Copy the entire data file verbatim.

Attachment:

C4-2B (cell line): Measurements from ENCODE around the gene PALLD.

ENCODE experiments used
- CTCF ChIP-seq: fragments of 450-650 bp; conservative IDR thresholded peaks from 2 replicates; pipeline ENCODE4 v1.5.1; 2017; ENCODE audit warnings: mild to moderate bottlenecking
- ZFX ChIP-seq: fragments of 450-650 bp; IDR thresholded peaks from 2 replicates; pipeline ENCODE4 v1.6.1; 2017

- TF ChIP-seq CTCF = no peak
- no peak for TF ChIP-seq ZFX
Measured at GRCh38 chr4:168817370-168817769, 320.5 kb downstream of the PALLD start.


C4-2B (cell line): Measurements from ENCODE around the gene PALLD.

ENCODE experiments used
- CTCF ChIP-seq: fragments of 450-650 bp; conservative IDR thresholded peaks from 2 replicates; pipeline ENCODE4 v1.5.1; 2017; ENCODE audit warnings: mild to moderate bottlenecking
- ZFX ChIP-seq: fragments of 450-650 bp; IDR thresholded peaks from 2 replicates; pipeline ENCODE4 v1.6.1; 2017

- TF ChIP-seq CTCF = no peak
- no peak for TF ChIP-seq ZFX
Measured at GRCh38 chr4:168817370-168817769, 320.5 kb downstream of the PALLD start.